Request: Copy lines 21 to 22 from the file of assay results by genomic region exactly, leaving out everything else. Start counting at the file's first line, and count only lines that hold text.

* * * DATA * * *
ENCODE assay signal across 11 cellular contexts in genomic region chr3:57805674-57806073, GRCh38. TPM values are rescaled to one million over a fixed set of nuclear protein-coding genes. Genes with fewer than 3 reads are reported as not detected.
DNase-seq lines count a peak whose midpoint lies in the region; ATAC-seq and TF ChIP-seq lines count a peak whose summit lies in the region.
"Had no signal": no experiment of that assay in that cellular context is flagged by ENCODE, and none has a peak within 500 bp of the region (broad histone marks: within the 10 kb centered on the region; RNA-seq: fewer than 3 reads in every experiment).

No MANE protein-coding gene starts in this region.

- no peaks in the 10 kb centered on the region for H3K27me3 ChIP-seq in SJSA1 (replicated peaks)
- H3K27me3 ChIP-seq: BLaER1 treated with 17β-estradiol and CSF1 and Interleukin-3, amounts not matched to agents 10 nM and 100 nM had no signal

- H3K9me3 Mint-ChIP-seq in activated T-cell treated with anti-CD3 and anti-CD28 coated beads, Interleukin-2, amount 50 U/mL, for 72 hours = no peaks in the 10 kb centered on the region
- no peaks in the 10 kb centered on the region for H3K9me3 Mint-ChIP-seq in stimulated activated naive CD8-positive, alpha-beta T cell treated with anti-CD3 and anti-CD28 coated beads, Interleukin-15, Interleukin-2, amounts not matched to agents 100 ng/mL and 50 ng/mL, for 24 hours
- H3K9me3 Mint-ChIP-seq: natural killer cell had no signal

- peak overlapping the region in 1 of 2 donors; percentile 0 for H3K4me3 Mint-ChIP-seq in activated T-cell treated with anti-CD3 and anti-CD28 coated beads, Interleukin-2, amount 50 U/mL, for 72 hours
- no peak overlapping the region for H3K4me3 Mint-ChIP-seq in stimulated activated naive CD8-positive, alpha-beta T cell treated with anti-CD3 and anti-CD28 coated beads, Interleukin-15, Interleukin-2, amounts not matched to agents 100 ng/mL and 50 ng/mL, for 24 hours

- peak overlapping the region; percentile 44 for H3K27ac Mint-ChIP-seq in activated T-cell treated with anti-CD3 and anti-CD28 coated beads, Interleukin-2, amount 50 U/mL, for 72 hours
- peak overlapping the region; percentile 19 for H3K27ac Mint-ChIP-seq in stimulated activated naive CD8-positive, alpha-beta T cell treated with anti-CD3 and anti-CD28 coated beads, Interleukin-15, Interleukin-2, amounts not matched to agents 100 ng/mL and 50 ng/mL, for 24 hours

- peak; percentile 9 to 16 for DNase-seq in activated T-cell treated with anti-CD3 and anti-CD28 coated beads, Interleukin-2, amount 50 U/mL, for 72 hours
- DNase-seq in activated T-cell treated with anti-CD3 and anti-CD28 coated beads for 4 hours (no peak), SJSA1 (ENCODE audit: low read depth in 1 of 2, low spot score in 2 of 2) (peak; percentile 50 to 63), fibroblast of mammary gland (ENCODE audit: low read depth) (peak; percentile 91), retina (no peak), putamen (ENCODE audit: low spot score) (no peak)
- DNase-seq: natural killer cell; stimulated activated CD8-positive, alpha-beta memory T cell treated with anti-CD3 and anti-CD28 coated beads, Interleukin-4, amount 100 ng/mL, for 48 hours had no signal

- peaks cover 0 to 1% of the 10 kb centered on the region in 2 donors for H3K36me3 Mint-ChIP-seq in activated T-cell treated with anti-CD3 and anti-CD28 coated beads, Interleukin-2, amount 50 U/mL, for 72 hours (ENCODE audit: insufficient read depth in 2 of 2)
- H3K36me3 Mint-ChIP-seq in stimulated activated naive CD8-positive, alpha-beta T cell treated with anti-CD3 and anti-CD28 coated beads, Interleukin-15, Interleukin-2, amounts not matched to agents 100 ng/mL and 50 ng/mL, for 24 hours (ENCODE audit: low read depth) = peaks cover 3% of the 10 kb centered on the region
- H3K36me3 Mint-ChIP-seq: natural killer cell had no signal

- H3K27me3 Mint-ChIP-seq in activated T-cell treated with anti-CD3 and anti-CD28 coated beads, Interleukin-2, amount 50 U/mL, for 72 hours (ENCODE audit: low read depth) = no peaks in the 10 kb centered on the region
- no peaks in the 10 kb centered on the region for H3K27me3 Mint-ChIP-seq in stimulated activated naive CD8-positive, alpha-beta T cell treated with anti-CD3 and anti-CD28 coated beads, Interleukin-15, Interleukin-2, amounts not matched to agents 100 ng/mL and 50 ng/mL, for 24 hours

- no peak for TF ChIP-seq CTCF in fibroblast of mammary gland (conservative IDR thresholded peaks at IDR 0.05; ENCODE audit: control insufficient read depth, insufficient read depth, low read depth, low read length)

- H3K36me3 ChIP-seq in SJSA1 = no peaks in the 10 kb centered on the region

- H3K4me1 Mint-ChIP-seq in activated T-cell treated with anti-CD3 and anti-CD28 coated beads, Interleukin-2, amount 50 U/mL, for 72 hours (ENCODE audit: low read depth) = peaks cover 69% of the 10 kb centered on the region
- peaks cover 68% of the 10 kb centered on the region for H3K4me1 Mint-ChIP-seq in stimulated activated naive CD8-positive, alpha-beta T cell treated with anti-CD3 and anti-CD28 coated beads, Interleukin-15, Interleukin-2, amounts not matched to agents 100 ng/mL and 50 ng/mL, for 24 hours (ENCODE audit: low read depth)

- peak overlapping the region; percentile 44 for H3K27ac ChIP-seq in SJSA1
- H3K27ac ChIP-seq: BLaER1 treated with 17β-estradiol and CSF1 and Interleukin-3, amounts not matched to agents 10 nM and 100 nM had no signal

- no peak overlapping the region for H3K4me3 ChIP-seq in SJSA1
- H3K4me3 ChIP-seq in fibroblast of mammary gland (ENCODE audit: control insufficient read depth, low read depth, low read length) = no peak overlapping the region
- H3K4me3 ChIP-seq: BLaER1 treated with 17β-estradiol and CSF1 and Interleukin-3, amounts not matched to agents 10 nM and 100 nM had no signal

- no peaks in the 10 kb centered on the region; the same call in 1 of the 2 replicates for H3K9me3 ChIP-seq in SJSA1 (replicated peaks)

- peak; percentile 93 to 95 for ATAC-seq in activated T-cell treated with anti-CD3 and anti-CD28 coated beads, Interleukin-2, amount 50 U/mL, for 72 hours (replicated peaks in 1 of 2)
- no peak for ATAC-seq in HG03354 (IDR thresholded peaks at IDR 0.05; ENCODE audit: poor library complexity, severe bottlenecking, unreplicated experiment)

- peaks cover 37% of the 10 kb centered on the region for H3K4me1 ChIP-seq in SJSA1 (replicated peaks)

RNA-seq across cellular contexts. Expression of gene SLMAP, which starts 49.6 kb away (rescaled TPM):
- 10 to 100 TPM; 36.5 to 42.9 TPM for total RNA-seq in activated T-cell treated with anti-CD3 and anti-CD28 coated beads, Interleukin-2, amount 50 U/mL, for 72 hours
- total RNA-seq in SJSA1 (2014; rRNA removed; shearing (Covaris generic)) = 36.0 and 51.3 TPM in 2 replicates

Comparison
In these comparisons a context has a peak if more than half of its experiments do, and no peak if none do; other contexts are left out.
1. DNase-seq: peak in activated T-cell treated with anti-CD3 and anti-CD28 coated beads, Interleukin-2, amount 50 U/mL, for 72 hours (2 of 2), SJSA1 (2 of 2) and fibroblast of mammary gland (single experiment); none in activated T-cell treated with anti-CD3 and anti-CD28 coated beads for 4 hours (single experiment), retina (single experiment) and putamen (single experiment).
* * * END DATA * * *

- no peaks in the 10 kb centered on the region for H3K27me3 Mint-ChIP-seq in stimulated activated naive CD8-positive, alpha-beta T cell treated with anti-CD3 and anti-CD28 coated beads, Interleukin-15, Interleukin-2, amounts not matched to agents 100 ng/mL and 50 ng/mL, for 24 hours

- no peak for TF ChIP-seq CTCF in fibroblast of mammary gland (conservative IDR thresholded peaks at IDR 0.05; ENCODE audit: control insufficient read depth, insufficient read depth, low read depth, low read length)